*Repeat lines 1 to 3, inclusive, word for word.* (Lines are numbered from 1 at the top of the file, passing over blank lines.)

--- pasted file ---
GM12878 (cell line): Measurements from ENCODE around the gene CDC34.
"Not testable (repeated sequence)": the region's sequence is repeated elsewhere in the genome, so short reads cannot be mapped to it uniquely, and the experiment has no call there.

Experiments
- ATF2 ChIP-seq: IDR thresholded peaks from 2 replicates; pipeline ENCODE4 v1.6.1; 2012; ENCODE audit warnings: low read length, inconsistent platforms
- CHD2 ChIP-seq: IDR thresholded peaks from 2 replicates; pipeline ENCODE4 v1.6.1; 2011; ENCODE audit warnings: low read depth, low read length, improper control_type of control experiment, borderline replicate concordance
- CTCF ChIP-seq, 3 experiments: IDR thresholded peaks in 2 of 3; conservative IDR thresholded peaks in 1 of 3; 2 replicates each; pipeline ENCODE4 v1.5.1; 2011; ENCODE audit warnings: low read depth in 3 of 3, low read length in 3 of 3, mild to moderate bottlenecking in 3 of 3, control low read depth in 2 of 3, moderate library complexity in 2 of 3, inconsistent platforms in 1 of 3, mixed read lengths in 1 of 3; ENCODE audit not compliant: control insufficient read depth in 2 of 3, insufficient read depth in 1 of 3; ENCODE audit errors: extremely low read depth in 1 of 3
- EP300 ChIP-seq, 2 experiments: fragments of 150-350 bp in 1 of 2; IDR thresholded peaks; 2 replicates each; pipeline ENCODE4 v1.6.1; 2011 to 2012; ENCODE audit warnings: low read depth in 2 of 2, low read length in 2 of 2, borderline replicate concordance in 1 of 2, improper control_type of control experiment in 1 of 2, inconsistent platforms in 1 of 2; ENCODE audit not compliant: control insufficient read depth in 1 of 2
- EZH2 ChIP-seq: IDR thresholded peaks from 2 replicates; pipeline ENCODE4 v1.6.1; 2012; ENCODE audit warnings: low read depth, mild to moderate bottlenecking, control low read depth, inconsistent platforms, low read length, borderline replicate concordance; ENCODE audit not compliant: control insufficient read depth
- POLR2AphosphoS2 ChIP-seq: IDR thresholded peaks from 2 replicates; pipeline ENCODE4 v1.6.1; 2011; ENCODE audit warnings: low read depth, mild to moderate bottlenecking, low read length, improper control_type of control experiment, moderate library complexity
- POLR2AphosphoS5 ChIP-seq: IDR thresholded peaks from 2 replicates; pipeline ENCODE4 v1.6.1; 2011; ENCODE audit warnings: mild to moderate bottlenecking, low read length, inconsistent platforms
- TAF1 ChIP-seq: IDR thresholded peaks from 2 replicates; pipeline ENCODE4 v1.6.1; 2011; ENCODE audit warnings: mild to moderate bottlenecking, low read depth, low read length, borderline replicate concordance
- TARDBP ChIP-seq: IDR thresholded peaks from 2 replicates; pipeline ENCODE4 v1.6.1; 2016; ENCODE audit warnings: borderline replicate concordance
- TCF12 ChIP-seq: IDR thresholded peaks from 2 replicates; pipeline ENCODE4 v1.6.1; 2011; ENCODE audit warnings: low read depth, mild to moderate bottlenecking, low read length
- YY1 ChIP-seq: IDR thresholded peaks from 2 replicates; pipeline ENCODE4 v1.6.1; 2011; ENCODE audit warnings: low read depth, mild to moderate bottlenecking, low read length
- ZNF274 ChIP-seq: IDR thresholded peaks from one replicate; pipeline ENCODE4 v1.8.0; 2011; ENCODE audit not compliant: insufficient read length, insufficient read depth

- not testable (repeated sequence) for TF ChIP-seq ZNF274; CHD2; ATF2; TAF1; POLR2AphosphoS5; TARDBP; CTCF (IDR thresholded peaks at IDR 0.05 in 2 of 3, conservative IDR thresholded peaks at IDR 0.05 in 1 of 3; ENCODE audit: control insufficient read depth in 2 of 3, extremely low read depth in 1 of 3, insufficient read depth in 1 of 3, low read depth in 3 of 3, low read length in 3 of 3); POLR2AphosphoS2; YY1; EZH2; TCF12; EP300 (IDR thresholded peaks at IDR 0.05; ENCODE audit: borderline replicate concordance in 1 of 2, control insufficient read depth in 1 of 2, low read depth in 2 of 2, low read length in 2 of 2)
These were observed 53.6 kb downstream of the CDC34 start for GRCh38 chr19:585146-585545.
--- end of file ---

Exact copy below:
GM12878 (cell line): Measurements from ENCODE around the gene CDC34.
"Not testable (repeated sequence)": the region's sequence is repeated elsewhere in the genome, so short reads cannot be mapped to it uniquely, and the experiment has no call there.

Experiments